The ability to carry out rapid DNA analysis for genotype characterization has become an increasingly important requirement for the clinical diagnostic laboratory. A wide variety of methods exist for detecting point mutations in a DNA molecule, including ASO, PCR-RFLP, ARMS, DGGE,
Table 17.2 Sequences of primers included in the first-round multiplex PCR for PGD protocol
Primers Sequence of primers Product size, bp
(70373-70393)** R 5'-CAT CAA GGG TCC CAT AGA CTC-3' 689
(70560-70580)** R 5'-TAA AAG AAA CTA GAA CGA TCC-3' 637
* For amplifying the P-globin gene, include either Set1 or Set2 in first-round multiplex
PCR, with subsequent use of either LC1 primers or LC2 primers (as appropriate) for mutation analysis on the LightCycler® (see Figure 17.1).
** Co-ordinates of primers based on GenBank NG_000007.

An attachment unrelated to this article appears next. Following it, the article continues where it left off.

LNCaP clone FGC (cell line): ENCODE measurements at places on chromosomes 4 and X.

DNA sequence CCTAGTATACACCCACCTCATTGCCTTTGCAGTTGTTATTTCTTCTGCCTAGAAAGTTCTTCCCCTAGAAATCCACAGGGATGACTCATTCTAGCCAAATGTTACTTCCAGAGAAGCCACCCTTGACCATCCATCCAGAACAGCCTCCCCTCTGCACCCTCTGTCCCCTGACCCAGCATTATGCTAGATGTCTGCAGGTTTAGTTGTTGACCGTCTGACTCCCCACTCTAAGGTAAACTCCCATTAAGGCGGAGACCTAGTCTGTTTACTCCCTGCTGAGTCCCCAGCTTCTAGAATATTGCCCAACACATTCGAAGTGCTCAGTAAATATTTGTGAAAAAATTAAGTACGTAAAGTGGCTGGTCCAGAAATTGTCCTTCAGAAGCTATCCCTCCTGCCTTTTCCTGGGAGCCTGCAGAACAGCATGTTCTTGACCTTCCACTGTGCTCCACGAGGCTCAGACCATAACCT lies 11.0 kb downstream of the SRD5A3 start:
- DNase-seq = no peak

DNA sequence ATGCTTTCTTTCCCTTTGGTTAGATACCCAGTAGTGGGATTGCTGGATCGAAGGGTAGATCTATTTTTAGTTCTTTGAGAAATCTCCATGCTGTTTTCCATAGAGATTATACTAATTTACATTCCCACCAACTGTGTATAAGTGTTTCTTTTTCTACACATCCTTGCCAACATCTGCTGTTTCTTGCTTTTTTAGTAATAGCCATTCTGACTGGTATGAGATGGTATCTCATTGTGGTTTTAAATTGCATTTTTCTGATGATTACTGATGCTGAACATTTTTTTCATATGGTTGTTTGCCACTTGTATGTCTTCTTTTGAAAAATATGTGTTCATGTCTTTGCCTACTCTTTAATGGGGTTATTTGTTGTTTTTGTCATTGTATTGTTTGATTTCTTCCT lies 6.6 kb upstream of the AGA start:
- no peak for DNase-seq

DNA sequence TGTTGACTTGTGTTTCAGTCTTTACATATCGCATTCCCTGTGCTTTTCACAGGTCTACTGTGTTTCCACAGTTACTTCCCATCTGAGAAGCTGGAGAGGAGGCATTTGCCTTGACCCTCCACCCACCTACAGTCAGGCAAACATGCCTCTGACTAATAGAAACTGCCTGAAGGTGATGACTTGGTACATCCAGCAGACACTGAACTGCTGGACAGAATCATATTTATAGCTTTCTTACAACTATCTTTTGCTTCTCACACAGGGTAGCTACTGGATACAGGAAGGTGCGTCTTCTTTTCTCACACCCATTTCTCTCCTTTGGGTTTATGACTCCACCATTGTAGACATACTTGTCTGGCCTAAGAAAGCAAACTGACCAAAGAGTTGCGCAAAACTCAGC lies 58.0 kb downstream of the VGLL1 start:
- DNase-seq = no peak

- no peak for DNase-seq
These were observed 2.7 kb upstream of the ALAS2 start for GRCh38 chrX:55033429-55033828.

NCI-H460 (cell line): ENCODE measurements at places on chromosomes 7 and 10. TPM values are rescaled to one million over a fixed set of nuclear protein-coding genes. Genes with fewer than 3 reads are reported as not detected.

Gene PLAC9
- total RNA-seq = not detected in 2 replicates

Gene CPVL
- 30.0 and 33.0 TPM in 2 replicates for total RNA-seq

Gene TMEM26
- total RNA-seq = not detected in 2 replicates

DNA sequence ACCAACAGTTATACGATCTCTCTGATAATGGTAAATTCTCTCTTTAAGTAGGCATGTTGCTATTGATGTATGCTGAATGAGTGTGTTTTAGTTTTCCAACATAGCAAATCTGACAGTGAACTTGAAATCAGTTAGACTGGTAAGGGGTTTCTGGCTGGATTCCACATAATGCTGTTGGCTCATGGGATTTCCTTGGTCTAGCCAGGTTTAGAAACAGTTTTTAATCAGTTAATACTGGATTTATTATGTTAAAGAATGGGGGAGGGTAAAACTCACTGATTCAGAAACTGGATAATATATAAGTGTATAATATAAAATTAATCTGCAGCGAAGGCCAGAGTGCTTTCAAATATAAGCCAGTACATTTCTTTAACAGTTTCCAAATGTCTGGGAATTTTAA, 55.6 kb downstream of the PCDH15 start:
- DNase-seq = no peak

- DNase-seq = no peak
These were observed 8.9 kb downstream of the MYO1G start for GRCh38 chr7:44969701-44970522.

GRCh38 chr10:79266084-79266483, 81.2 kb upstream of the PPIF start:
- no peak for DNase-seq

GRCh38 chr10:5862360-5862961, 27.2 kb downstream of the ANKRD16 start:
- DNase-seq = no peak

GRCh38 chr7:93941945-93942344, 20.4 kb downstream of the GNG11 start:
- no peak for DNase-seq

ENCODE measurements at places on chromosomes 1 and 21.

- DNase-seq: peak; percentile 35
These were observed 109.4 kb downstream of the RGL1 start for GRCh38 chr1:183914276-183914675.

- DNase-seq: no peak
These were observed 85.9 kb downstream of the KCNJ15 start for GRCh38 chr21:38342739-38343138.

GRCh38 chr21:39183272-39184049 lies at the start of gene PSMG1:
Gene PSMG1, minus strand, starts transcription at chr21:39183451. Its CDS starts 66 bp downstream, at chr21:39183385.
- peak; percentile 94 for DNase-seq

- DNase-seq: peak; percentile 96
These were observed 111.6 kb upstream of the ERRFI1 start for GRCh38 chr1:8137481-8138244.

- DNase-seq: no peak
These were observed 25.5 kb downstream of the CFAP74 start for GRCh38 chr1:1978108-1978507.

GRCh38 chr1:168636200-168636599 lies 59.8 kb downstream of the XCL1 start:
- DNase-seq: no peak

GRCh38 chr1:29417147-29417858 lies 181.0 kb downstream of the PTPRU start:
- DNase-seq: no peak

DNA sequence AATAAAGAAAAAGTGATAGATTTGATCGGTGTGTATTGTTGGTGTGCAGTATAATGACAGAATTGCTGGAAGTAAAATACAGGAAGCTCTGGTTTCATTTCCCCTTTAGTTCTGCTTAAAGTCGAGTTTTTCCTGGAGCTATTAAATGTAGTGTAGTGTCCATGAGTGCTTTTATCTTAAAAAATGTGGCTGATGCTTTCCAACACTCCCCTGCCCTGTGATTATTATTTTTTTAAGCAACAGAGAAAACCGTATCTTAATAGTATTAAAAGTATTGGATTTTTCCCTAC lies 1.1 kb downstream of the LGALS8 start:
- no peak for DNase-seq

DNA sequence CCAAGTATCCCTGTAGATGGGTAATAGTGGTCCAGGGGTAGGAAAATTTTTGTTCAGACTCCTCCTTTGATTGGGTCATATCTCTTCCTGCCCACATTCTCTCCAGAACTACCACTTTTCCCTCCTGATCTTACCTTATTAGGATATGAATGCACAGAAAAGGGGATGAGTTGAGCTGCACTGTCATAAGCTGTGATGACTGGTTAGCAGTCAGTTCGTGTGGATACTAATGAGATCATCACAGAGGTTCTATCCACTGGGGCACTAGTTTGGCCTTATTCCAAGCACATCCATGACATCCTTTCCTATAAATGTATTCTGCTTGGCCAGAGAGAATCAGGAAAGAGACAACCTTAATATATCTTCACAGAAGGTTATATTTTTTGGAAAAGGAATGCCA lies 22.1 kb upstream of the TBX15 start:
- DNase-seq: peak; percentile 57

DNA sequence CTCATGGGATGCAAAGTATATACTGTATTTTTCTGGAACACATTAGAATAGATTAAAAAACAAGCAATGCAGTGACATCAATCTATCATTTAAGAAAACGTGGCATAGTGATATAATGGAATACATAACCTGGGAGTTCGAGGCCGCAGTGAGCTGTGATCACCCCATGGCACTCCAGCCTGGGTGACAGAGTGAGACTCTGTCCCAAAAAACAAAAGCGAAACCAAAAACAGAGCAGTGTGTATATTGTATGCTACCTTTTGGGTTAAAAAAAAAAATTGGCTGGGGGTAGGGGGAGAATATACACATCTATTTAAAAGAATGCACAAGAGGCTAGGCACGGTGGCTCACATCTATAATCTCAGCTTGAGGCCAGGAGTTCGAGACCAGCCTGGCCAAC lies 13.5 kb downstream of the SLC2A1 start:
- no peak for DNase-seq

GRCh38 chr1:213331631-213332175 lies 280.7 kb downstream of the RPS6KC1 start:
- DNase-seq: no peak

*** 5' fluorescently labeled with Cy5.5.
F: forward primer.
R: reverse primer.
and direct sequencing. However, these methods require several hours and sometimes days to complete a diagnosis, and, consequently, there is a need for more rapid, high-throughput assays.
When applied for PND, the LightCycler® real-time PCR method is very rapid and accurate. Once the parental mutations are known, PND requires less than 3 hours for completion, including the stage of DNA extraction from the fetal sample. The distribution of mutations means that many cases require only one PCR reaction (including two LightCycler® mutation detection probe sets if necessary), minimizing both the time and cost of the PND procedure. Furthermore, in cases where the two parental mutations differ but are under the same detection probe, the melting curve of a normal allele is always distinguished when present, thus preventing a misdiagnosis.
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